Initially, when Ben was approached with the offer, Ben was reluctant to sign up, fearing he would be charged with murder when violence broke out. He eventually agreed to keep the stone round house in Pueblo until the police handed him legal documents to take possession of him. According to Walton’s book (Life and Adventures of Ben ThompsonThompson agreed to do the work for $ 5,000 and was approached by the D&RG to hand in the roundhouse for $ 25,000. Ben declined the offer and said, “I will die here unless the law relieves me.”

On June 11, the Denver Sheriff and his group of D&RG men seized the AT & SF office and roundhouse in Denver. Then a train load of D&RG agents drove south to take possession of the property en route. At the same time, ex-Governor of Colorado, A.C. Hunt, raised a troop of 200 men, took a train and drove north, confiscated all the small stations and captured the officers as prisoners. In Cucharas, Hunt’s troops shot it down with twelve AT & SF men – killing a Mexican and injuring an Irishman named Dan Sullivan.

In Pueblo, Sheriff Henley R. Price supported two officers of the D&RG, J.A. McMurtie and R.F. Weitbrec, sent copies of Judge Bowen’s warrant to all AT & SF workers at dawn. After writing the papers, Sheriff Price and his posse marched to the train operator’s office at 8:30 AM. The coordinator refused to let him take possession of the building, and the sheriff told him he had thirty minutes to think it over.

At 9 a.m. Price came back and found the office filled with several dozen armed AT&SF men who refused to budge. Rejected, the sheriff retreated to the Grand Central Hotel and recruited another 100 deputies – all heavily armed and filled with plenty of free liquor.

At noon, they returned to the depot and demanded Sheriff Price and his army of deputies that the people in the depot surrender. They refused, and the troop moved on to the round house where Ben Thompson and Texans were waiting. Confronted with the sheriff, Ben said that he had been put in charge of the company’s property and that he could not give it up without authorization. The sheriff then declared that he had come to disperse an armed crowd.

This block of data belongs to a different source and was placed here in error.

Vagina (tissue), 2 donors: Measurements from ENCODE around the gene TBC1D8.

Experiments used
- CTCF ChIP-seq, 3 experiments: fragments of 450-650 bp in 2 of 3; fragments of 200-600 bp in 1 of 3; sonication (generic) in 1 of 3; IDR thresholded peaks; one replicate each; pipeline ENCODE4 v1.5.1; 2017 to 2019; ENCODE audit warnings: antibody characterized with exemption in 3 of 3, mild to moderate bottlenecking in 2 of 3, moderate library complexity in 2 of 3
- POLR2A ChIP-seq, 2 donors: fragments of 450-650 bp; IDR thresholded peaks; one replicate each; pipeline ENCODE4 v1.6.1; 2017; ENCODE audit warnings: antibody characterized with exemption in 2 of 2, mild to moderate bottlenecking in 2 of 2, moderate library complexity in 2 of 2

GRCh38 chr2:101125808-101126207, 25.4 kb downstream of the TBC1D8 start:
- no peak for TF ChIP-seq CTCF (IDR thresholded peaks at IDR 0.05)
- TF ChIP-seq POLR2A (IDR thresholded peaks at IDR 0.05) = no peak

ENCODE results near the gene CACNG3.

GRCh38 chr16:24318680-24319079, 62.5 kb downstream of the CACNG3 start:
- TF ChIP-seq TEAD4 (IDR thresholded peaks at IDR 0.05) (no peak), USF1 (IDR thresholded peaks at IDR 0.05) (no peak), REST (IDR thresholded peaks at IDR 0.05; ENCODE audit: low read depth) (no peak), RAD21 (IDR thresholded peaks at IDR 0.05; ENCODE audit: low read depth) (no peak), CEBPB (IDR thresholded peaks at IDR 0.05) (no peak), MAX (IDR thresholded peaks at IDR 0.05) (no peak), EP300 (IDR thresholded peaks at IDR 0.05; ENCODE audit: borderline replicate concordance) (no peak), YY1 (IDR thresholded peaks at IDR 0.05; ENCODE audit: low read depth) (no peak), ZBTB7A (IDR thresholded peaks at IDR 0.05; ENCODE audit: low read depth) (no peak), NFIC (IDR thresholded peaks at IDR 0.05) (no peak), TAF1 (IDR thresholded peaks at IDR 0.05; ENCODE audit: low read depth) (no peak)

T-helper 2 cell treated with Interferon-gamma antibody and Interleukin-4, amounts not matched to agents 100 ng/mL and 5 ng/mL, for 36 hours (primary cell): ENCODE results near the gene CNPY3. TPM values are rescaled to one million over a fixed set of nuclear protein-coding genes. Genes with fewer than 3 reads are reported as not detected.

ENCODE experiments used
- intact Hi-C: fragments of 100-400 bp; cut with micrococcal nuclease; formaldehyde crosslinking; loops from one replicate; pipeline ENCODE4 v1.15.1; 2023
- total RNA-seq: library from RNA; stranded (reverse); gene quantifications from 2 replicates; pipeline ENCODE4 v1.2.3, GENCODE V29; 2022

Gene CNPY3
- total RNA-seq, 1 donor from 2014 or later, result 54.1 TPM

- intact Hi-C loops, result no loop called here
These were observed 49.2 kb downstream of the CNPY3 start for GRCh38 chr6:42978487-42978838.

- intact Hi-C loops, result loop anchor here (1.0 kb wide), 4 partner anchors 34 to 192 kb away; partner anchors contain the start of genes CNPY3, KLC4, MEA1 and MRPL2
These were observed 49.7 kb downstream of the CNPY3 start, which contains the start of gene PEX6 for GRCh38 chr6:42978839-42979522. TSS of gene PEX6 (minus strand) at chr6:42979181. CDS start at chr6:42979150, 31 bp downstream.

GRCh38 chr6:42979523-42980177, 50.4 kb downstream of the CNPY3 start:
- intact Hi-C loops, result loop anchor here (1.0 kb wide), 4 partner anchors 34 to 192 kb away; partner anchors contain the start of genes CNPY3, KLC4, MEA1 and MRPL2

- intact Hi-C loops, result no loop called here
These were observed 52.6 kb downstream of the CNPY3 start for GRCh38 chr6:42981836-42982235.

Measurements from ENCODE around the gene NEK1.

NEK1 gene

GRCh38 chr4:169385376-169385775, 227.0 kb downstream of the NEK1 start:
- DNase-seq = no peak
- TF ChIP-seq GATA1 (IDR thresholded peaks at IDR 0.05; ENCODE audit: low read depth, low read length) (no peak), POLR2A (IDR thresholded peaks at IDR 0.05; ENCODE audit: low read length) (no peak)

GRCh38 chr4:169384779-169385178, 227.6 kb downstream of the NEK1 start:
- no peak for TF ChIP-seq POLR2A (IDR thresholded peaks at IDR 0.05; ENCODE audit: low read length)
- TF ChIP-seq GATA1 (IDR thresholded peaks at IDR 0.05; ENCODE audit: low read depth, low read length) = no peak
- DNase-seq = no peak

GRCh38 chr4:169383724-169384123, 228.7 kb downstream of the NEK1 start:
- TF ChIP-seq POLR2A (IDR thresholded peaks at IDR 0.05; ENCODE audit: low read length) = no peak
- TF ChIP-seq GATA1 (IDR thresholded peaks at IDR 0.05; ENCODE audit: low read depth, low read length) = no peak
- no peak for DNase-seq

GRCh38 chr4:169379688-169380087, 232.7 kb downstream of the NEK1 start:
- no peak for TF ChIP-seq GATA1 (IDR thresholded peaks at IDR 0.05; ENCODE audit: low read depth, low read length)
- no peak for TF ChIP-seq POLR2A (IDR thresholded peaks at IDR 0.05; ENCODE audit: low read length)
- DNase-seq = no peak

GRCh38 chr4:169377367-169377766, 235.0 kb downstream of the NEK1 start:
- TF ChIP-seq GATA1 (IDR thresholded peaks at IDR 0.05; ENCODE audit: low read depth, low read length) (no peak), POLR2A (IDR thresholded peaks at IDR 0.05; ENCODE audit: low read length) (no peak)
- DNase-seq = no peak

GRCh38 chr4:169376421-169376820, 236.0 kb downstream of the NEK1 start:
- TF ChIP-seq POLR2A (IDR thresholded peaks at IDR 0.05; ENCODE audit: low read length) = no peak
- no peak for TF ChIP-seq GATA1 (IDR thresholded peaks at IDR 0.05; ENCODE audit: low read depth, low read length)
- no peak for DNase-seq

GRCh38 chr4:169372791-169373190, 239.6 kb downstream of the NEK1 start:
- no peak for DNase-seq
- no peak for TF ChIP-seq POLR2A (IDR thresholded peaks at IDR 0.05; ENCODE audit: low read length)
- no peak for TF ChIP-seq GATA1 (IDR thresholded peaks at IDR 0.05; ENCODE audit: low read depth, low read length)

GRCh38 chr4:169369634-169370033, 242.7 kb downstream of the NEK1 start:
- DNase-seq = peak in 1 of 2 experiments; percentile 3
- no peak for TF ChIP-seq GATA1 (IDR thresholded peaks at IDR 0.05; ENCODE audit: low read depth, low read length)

Ben replied that there was no armed gang in the roundhouse, only construction crew men sent to guard the company’s premises. Since he said some men had guns, Ben invited the sheriff to come in and look at the men to see if any of them were guilty of breaking the law. Price was only allowed to enter the house and left after a short search without arrests.

Faced with a dead end powder keg, Sheriff Price withdrew his men and sought the advice of local lawyers. After reviewing the judge’s verdict, he was informed that he was not authorized to use force to take over the ownership of AT&SF. He chewed this until about 3:00 a.m. and then decided it was time to take action, regardless of the legality of the warrant. He and fifty of his alcohol-lubricated delegates met in front of the Victoria Hotel, where they were provided with rifles equipped with bayonets and heavy ammunition, courtesy of the D&RG. They marched to the depot and formed a skirmish line for the building.

Around that time, a farmer called W.F. Chumside stumbled out of the counter. He is said to have been “somewhat under the influence of drink” and wanted to plead the case for those in the depot. He was quickly knocked down by one of the delegates and kicked his head.

The posse then went to the telegraph office and the shooting started as they stormed through the door. Most of the men in the office quickly escaped through the back doors and got to safety. Unfortunately, Harry Jenkings fell while running and was shot in the chest with the bullet in his spine. The group threw the injured man into a fast car and sent him for medical attention. He died a short time later.

After storming the telegraph office, the posse ran to the roundhouse, the last stronghold of the AT & SF defenders. Thompson met them outside the round house and yelled, “Come on you bastards, if you want to fight, you can get one.” Before meeting his challenge, he was overwhelmed by a dozen deputies and thrown in prison. Without their leader, those inside wanted to have the conversation. Shortly after, they surrendered the building without firing a shot. They were all disarmed and walked down the street to join Thompson in the crowded little prison on West Fifth Street.

Late that evening, ex-Governor Hunt and his party arrived by train from the south, then continued on the Arkansas River to Canon City. By midnight, the entire railroad had been taken. Sometime that night, Bat Masterson, Ben Thompson and the others hired by the AT&SF were released from prison and put on a special train to Dodge City. When he arrived the next morning, Ben collected his money from the AT&SF and went to Texas via Kansas City and St. Louis.

The Royal Gorge affair did not end on June 11, but continued in the courts for several more months. Finally, the “robber baron” Jay Gould bought fifty percent of the shares in the D & RG and settled the lawsuit out of court. On March 27, 1880, both railways agreed to sign the “Boston Treaty”, which returned the railway and ownership to the D&RG. The AT&SF was paid $ 1.8 million for the railroad he built through the pass, and the Royal Gorge War was finally over.